Florida’s mystery bass rumble may be sound of frisky fish mating

<span>Photograph: Robert S. Michelson/Tom Stack & Assoc./Alamy</span>
Photograph: Robert S. Michelson/Tom Stack & Assoc./Alamy

A strange noise that for years has been bothering residents of Florida could actually be the sound of fish mating – loudly.

Residents of a neighborhood in Tampa, Florida, have been frustrated by a mysterious bass sound in their surroundings, the Washington Post reported.

And they have learned the mating process for black drum fish – a species living off the Atlantic coast – could be responsible for all the racket, according to a local scientist who was enlisted to find the sound’s source, the Post reported.

Related: Listen to a toadfish’s grunt! AI helps decode a ‘symphony’ of ocean sounds

“This is a pretty uncommon phenomenon,” scientist James Locascio said to the Post. “All these people are surprised by it because it’s not well known.”

The deep sound, sometimes accompanied by a low vibration, has bothered neighbors since 2021 and triggered noise complaints to local police, WTVT reported.

For years, local residents were unable to pinpoint what was causing the noise, with some theorizing that a party boat, secret military base or even aliens were to blame.

The intermittent noise ultimately bothered neighbors so much that they reached out to Locascio, who agreed to help if residents could cover the cost of recording equipment for the investigation.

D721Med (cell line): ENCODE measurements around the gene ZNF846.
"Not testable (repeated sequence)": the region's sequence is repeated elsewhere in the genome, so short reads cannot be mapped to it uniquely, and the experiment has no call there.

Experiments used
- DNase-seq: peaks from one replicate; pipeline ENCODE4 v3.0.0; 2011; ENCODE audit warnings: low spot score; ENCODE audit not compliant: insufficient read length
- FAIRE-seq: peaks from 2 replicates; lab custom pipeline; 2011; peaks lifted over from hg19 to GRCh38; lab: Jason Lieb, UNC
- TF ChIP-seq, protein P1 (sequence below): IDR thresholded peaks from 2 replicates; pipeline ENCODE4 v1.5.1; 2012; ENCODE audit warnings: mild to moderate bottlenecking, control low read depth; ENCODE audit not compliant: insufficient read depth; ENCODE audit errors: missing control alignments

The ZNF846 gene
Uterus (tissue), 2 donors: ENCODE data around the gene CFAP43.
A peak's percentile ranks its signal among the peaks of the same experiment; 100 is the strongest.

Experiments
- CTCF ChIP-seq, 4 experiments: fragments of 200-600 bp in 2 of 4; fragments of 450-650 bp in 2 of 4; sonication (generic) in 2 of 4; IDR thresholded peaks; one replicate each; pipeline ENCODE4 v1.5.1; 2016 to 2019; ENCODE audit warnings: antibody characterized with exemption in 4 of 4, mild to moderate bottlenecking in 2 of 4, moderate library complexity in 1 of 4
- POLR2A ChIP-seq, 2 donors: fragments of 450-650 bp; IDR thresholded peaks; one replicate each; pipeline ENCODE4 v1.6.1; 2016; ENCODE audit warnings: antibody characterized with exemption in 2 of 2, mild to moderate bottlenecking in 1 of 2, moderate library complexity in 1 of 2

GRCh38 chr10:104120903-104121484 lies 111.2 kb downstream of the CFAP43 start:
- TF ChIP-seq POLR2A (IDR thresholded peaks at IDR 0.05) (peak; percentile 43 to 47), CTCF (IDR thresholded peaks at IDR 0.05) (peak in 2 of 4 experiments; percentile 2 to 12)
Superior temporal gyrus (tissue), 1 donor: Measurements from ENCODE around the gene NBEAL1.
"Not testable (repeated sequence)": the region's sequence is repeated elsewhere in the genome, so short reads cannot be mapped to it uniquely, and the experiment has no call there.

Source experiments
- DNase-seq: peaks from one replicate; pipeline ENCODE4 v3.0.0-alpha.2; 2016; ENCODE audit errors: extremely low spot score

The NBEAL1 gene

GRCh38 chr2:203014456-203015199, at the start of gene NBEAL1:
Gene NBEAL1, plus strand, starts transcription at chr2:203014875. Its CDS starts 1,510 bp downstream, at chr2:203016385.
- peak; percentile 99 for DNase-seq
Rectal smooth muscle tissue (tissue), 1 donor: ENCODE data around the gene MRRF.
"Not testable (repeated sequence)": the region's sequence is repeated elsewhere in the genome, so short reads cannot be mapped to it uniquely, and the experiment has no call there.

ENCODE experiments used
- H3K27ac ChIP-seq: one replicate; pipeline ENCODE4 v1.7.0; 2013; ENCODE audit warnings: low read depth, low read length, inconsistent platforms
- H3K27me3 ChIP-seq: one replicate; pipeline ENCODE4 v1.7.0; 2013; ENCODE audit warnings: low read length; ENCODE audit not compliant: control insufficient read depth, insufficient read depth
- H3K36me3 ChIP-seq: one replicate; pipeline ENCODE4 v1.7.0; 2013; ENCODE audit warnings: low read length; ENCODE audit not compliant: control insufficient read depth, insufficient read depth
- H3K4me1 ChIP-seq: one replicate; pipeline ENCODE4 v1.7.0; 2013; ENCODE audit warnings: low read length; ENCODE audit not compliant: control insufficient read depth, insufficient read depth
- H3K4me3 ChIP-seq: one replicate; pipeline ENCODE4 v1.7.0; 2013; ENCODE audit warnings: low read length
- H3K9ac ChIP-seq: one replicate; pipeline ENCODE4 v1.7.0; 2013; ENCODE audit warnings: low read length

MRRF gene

It took about a week for local residents to raise more than $2,500 for the equipment Locascio required.

“It seemed a little bit silly for me to be pursuing this so doggedly,” Sara Healy, the fundraiser’s organizer, said to the Post. “But on the other level, this is something that’s important to the community.”

With the money raised, Locascio – who works as a fisheries program manager for the Mote Marine Laboratory and Aquarium in Sarasota, Florida – plans to place microphones underwater to determine exactly where the sound is coming from.

Locascio told WTVT that the mating sound of the black drum fish travels through the ground, explaining how residents living miles from the water can still hear it.

Black drum fish produce the bass-like sound by moving their muscles against their swim bladder, Locascio said to the Post.

While some neighbors are hesitant to accept Locascio’s theory, all agree that it has been irritating to not know the source of the sound.

Related: Under the skin of the ocean, there’s a super-loud fishcotheque going on | Philip Hoare

“You’re really spending all this time questioning your sanity,” Stephanie Kaltenbaugh said to the Post as she discussed not knowing from where the sound was coming.

Similar noises have been heard in other coastal cities in Florida. Last year, residents of Punta Gorda – about 100 miles south of Tampa – reported almost identical vibrations.

Punta Gorda government officials told concerned residents in a Facebook post that the sound was coming from black drum fish “during spawning season”, the Miami Herald reported.

“Punta Gorda residents living along canals frequently hear black drum calls in their homes during the spawning season,” the Facebook post said.

“This is possible because the low frequencies of these calls are able to travel through the ground and into the walls and floors of homes.”